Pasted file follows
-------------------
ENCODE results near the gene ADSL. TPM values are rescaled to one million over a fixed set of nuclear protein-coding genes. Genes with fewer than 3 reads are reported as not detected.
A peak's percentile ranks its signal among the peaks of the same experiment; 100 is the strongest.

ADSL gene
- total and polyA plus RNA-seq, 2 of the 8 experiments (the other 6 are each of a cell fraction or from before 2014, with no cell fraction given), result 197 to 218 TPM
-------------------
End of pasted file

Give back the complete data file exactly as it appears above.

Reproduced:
ENCODE results near the gene ADSL. TPM values are rescaled to one million over a fixed set of nuclear protein-coding genes. Genes with fewer than 3 reads are reported as not detected.
A peak's percentile ranks its signal among the peaks of the same experiment; 100 is the strongest.

ADSL gene
- total and polyA plus RNA-seq, 2 of the 8 experiments (the other 6 are each of a cell fraction or from before 2014, with no cell fraction given), result 197 to 218 TPM